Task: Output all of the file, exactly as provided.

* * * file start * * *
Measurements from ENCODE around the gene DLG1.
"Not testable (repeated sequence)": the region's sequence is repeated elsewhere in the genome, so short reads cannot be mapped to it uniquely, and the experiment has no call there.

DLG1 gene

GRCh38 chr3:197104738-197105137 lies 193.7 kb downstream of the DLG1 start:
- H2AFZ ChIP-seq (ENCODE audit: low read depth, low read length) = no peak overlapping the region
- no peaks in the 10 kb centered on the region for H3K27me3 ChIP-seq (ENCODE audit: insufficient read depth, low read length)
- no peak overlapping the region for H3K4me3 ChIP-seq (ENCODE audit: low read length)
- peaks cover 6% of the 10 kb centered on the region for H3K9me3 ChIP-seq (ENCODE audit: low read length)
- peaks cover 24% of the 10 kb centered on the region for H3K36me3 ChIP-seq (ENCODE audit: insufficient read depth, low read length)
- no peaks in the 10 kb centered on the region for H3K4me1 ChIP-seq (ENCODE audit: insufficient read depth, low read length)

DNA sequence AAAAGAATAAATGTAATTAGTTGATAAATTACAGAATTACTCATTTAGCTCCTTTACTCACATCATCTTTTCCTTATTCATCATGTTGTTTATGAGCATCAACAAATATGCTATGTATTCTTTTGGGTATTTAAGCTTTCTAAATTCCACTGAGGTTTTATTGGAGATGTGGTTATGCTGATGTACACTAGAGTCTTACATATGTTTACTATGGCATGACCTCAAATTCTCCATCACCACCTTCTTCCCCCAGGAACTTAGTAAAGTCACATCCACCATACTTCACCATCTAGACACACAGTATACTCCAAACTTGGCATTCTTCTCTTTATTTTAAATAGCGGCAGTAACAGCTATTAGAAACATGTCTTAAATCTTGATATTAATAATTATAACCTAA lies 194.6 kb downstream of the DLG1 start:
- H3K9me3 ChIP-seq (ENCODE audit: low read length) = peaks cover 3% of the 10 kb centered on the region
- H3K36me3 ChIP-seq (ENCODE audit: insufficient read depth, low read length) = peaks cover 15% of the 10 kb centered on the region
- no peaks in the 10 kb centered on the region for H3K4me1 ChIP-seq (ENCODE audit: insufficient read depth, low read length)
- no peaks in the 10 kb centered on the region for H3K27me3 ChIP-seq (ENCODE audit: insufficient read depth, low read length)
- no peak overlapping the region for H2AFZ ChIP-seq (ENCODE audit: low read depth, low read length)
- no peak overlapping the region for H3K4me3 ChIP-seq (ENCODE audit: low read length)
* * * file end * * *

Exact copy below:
Measurements from ENCODE around the gene DLG1.
"Not testable (repeated sequence)": the region's sequence is repeated elsewhere in the genome, so short reads cannot be mapped to it uniquely, and the experiment has no call there.

DLG1 gene

GRCh38 chr3:197104738-197105137 lies 193.7 kb downstream of the DLG1 start:
- H2AFZ ChIP-seq (ENCODE audit: low read depth, low read length) = no peak overlapping the region
- no peaks in the 10 kb centered on the region for H3K27me3 ChIP-seq (ENCODE audit: insufficient read depth, low read length)
- no peak overlapping the region for H3K4me3 ChIP-seq (ENCODE audit: low read length)
- peaks cover 6% of the 10 kb centered on the region for H3K9me3 ChIP-seq (ENCODE audit: low read length)
- peaks cover 24% of the 10 kb centered on the region for H3K36me3 ChIP-seq (ENCODE audit: insufficient read depth, low read length)
- no peaks in the 10 kb centered on the region for H3K4me1 ChIP-seq (ENCODE audit: insufficient read depth, low read length)

DNA sequence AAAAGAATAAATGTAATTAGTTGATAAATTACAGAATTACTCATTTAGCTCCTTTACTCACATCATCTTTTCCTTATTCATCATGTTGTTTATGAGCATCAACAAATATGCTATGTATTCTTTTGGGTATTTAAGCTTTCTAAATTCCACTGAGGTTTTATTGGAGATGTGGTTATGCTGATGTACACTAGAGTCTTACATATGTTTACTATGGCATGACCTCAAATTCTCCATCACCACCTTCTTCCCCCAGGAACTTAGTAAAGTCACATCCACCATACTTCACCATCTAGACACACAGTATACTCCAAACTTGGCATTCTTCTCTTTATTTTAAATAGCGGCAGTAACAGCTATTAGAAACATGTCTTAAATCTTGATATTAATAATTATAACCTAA lies 194.6 kb downstream of the DLG1 start:
- H3K9me3 ChIP-seq (ENCODE audit: low read length) = peaks cover 3% of the 10 kb centered on the region
- H3K36me3 ChIP-seq (ENCODE audit: insufficient read depth, low read length) = peaks cover 15% of the 10 kb centered on the region
- no peaks in the 10 kb centered on the region for H3K4me1 ChIP-seq (ENCODE audit: insufficient read depth, low read length)
- no peaks in the 10 kb centered on the region for H3K27me3 ChIP-seq (ENCODE audit: insufficient read depth, low read length)
- no peak overlapping the region for H2AFZ ChIP-seq (ENCODE audit: low read depth, low read length)
- no peak overlapping the region for H3K4me3 ChIP-seq (ENCODE audit: low read length)